This is what you shall do; Love the earth and sun and the animals, despise riches, give alms to every one that asks, stand up for the stupid and crazy, devote your income and labor to others, hate tyrants, argue not concerning God, have patience and indulgence toward the people, take off your hat to nothing known or unknown or to any man or number of men, go freely with powerful uneducated persons and with the young and with the mothers of families, read these leaves in the open air every season of every year of your life, re-examine all you have been told at school or church or in any book, dismiss whatever insults your own soul, and your very flesh shall be a great poem and have the richest fluency not only in its words but in the silent lines of its lips and face and between the lashes of your eyes and in every motion and joint of your body.
These days I feel the crush of disasters and battles all around us. Mega storms smash into US cities in the South, Southwest, and islands in the Caribbean. Extreme heat and wildfires rage in the West and Northwest. Undocumented residents throughout the US are despised and rejected by the federal government. White supremacists boldly parade bigotry and racism. Transgender people in the military, in public restrooms, on the job are subjected to being dehumanized and attacked. I sit in my study and wonder, “To these what are your dramas and poems?” Where must I show up? Art, like faith, without works, is dead. So we act. We open our homes. We give our time, efforts, and money to join the struggles rocking our world or in many cases affecting our own lives and security.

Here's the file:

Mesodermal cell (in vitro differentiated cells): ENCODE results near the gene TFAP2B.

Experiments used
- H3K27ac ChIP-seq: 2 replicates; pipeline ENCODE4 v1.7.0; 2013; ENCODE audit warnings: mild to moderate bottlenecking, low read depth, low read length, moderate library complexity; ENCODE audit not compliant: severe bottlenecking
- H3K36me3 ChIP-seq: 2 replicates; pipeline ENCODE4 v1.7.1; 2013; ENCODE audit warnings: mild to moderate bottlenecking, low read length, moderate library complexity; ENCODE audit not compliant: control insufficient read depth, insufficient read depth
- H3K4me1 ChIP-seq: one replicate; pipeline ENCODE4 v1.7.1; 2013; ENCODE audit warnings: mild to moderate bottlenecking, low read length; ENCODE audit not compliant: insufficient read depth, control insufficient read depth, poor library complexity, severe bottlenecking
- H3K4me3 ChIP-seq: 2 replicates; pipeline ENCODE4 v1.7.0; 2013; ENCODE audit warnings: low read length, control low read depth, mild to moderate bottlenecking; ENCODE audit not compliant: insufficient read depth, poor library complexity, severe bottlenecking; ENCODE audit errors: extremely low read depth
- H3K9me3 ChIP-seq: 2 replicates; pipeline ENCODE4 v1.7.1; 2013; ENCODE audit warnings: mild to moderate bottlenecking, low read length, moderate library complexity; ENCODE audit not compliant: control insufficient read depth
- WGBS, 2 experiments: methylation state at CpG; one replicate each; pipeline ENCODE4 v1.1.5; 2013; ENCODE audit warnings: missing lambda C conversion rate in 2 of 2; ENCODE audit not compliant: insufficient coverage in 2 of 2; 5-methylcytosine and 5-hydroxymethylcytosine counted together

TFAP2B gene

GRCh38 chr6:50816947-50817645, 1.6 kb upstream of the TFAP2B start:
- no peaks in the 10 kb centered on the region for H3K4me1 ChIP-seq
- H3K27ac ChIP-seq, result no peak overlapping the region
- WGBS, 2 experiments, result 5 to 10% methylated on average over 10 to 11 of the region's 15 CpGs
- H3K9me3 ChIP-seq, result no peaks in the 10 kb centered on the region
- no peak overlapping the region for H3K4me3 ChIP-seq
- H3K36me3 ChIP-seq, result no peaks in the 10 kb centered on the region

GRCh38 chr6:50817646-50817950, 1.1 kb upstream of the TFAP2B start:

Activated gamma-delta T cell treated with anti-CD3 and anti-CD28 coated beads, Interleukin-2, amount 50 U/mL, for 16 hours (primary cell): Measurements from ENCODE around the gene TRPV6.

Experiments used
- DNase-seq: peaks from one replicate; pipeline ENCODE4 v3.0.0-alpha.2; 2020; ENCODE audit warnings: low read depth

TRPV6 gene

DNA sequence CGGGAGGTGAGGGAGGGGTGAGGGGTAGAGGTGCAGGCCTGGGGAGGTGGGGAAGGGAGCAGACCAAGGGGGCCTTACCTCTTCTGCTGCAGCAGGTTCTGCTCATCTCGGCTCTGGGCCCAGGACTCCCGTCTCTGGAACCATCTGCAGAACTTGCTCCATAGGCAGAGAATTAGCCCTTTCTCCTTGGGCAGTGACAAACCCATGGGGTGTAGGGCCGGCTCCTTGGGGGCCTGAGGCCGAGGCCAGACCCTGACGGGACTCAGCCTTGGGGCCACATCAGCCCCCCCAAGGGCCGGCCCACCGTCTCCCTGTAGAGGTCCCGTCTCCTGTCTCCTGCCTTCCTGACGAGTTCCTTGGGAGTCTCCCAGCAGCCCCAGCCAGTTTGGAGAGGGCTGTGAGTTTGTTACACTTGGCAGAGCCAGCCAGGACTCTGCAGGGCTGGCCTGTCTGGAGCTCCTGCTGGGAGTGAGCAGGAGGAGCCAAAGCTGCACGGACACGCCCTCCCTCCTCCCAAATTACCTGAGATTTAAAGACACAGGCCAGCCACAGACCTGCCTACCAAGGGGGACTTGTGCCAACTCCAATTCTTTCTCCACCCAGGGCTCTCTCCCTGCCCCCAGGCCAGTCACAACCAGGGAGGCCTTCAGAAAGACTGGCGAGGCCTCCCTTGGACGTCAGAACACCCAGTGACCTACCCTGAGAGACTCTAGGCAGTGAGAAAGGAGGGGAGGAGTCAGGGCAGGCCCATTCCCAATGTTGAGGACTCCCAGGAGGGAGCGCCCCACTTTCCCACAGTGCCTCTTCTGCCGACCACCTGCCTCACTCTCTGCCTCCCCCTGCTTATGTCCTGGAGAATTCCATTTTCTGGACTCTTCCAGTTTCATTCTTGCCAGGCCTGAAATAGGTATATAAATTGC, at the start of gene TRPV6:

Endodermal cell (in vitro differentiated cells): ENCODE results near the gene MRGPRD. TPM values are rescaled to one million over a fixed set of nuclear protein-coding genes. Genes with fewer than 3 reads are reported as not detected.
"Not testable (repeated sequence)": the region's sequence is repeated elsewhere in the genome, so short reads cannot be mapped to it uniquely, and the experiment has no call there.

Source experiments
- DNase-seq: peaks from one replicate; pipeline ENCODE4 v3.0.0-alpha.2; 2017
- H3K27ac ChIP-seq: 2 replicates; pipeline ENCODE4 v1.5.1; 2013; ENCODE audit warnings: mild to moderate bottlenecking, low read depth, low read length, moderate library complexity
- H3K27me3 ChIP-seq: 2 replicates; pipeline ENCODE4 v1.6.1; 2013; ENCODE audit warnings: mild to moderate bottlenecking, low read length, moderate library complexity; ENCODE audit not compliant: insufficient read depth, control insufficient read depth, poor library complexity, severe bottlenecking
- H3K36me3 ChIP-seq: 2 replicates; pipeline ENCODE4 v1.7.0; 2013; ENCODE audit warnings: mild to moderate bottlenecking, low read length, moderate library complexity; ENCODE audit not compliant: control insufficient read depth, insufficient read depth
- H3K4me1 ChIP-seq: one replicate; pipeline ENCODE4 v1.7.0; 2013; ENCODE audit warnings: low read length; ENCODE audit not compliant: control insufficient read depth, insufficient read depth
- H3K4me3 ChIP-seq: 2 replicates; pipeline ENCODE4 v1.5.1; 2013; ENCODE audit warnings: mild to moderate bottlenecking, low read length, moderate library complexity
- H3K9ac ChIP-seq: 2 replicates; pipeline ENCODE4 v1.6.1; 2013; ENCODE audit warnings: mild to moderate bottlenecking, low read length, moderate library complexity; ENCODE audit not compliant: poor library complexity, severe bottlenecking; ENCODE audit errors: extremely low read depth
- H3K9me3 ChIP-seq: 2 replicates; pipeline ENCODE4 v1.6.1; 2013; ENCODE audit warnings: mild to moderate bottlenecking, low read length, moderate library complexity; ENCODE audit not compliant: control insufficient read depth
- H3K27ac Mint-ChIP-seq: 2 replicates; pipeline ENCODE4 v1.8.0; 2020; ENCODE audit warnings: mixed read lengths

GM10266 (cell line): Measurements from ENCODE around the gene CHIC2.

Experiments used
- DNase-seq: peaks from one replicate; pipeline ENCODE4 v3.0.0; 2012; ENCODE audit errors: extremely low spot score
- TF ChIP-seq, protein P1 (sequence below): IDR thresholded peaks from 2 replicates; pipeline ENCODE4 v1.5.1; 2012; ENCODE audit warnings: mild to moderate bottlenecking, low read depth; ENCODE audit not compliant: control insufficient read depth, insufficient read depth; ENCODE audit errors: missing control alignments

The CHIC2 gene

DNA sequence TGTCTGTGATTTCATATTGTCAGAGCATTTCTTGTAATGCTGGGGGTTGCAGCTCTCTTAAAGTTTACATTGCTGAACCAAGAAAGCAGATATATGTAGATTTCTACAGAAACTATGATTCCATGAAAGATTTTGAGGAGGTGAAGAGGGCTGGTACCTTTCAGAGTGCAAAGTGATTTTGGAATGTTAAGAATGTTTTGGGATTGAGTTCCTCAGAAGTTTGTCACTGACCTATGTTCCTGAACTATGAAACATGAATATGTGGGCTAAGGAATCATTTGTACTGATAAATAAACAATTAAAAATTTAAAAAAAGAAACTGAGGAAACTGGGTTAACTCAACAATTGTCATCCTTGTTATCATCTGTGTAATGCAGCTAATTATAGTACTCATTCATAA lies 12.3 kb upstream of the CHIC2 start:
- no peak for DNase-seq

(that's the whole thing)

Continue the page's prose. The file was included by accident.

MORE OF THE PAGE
These days to ground myself and to find hope I look to the past, to examples like Whitman, but the poet, who once also served as a nurse, prods me to look ahead, to imagine a simple, stable day many years from now. In his poem “Crossing Brooklyn Ferry” Whitman stands on the deck of a ferry early in the morning and then as the sun goes down. He then travels ahead into the future, into our present and beyond. It is like he is looking through a spyglass and sees you and me when he writes, “And you that shall cross from shore to shore years hence are more to me, and more in my meditations, than you might suppose.” He sees us not as victims or as heroes, rather as earthlings free to find pleasure in being ferried across a body of water.
Fifty years hence, others will see them as they cross, the sun half an hour high,
A hundred years hence, or ever so many hundred years hence, others will see them,
Will enjoy the sunset, the pouring-in of the flood-tide, the falling-back to the sea of the ebb-tide.
Whitman reminds me of the illusion of time when it comes to our imagination and our art. “What is it then between us? What is the count of the scores or hundreds of years between us?” He provokes and encourages me to see a future that is not deluged by the present but is instead filled with earthlings who benefit from the successes we are about to achieve in these dangerous days.
These days one can become overwhelmed and weary from the weight of it all. Yet in spite of all this, with each blow, individuals and communities wake up. People are experiencing apocalypse—that jarring, life changing revelation and a profound conviction of necessity. Right now the poets, healers, and change agents are taking their places.
Peterson Toscano is a playwright, actor, bible scholar and gay activist. Find him at www.petersontoscano.com